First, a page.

Bahar Ostadan reports:
Deysia Padilla’s family thought she was at work. Instead, she spent last Thursday afternoon unloading a mound of orange and pink baby socks in a sunny South Bronx laundromat – one-by one, in all their three-inch glory. She had 48 hours to consider an impossible choice: either get vaccinated or lose her job.
Padilla is one of thousands of unvaccinated New Yorkers affected by Mayor Bill de Blasio’s ultimatum last week. Not only do city employees face the reality of losing their jobs, but without a shot, they’ll even forgo unemployment payments. Some unvaccinated Bronx natives would rather pursue a life outside New York City than be forced to take the vaccine.
“I feel like my dream is being shattered by the government,” said Padilla. “I’m being taken out of my home.” The 25-year-old mother had plans to become an art teacher one day. Now, she’s considering moving to Florida with her husband and three-month-old baby.
A pandemic-induced population shift to Florida – sometimes called the city’s sixth borough – is already under way. As of March, more than 33,500 New Yorkers permanently relocated to Florida – up 32% from the same period in the previous year. Experts say people flocked south for looser Covid restrictions, affordable housing, and access to in-person schools.
Most unvaccinated Bronx residents don’t fit neatly into the anti-mask, anti-vaccine framework that has spread nationally, according to Andrew Rasmussen, associate professor of psychology at Fordham University. The Bronx is still nursing its wounds after being hit tragically hard by the deadly virus – with the highest rates of hospitalizations, deaths and unemployment in New York City.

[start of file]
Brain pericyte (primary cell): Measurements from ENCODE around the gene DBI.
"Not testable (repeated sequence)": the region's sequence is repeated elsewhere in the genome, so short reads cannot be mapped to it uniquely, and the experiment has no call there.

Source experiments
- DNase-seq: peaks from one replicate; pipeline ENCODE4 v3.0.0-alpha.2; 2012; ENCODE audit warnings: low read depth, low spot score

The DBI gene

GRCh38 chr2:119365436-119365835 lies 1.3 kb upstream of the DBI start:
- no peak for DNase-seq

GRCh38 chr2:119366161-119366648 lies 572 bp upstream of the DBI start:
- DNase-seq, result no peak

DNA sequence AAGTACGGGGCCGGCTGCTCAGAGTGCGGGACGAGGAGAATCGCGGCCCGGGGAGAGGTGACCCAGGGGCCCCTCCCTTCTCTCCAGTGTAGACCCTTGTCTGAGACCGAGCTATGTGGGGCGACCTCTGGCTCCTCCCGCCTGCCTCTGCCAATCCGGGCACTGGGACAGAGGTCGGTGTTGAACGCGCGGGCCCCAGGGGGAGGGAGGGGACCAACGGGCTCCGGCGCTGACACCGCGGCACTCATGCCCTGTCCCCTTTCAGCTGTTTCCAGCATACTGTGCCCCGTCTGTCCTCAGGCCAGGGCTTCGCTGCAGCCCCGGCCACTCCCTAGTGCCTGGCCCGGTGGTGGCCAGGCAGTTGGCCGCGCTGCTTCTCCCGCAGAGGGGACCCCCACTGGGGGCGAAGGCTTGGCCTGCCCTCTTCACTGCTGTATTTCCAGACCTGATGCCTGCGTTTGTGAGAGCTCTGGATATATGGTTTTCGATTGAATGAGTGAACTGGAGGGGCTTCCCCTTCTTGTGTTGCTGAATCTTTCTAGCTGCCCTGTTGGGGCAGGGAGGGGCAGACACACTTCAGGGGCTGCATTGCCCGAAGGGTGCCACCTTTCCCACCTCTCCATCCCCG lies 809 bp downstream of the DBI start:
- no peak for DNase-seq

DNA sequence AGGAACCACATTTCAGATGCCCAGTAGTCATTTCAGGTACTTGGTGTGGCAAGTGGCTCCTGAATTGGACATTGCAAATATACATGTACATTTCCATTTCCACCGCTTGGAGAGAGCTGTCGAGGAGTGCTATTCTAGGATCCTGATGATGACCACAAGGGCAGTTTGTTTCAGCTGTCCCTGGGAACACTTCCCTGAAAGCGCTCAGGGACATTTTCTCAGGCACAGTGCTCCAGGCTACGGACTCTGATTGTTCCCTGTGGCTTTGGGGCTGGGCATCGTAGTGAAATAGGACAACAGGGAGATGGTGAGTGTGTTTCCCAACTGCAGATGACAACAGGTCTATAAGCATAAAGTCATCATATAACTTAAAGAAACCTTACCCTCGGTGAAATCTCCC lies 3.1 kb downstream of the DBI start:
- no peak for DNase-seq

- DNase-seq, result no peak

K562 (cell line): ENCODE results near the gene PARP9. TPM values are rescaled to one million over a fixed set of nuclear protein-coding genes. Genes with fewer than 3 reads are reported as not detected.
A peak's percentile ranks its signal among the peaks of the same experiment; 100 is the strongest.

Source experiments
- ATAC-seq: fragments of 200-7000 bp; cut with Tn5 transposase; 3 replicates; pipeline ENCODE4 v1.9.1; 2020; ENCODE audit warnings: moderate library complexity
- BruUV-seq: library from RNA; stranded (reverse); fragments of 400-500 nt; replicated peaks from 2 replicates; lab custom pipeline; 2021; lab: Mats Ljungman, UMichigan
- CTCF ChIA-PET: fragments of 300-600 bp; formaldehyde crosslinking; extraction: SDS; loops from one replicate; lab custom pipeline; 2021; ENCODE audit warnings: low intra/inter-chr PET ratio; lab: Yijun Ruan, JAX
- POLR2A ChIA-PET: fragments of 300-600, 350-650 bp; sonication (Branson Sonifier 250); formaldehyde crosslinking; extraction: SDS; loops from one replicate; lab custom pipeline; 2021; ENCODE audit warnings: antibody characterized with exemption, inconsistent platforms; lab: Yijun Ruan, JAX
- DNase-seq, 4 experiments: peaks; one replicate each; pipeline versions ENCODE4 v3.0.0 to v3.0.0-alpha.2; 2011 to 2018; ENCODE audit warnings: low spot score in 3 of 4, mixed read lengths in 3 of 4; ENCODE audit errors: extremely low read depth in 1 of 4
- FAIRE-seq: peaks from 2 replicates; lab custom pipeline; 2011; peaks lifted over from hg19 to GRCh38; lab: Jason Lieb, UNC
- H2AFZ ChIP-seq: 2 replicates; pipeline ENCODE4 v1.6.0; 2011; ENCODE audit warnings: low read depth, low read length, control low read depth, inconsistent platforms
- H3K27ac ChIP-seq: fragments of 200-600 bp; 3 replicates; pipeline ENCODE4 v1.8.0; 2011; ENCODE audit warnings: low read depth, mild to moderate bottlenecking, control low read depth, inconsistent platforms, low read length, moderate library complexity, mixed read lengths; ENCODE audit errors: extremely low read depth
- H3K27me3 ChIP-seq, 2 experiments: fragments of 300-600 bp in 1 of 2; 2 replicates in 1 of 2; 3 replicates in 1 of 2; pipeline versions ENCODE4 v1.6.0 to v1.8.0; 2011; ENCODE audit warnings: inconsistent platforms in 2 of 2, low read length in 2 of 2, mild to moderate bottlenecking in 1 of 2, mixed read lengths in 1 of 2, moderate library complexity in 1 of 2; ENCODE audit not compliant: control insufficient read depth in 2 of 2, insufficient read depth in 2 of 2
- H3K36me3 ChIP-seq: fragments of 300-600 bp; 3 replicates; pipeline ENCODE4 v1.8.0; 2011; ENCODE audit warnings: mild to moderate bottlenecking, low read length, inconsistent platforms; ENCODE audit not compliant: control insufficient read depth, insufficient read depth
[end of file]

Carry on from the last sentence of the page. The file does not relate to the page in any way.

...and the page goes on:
In the Bronx, where median per capita income in 2019 was $21,778 – over three and a half times lower than in Manhattan – 70% of the population works in face-to-face or essential jobs. Even now, people wear masks – sometimes two – while walking outdoors. Many are still nervous to shake hands with people outside their family. Building custodians diligently stroll the sidewalks, spraying Clorox.
“People are wearing double-masks, being really careful, but the vaccination rates in the neighborhood are still very low,” said Rasmussen. “That suggests that there’s something else going on there.”
Still, it is not unusual to hear Bronx residents voice more concern about the vaccine than the virus it is administered to prevent.
“I worry about the virus, but more importantly, I worry about the vaccine,” said Kelven Esbenel, 24. Six weeks ago, he started work at an Amazon fulfilment center in Staten Island, only to learn that the company may start requiring vaccinations under Biden’s new mandates. Now, he said he ponders a life in Connecticut, leaving his vaccinated family members behind.
“We can’t expect that medical systems who have earned the mistrust of many marginalized groups will now be trusted because of Covid. It doesn’t work that way,” said Tiffany Green, a population health scientist and economist at the University of Wisconsin-Madison.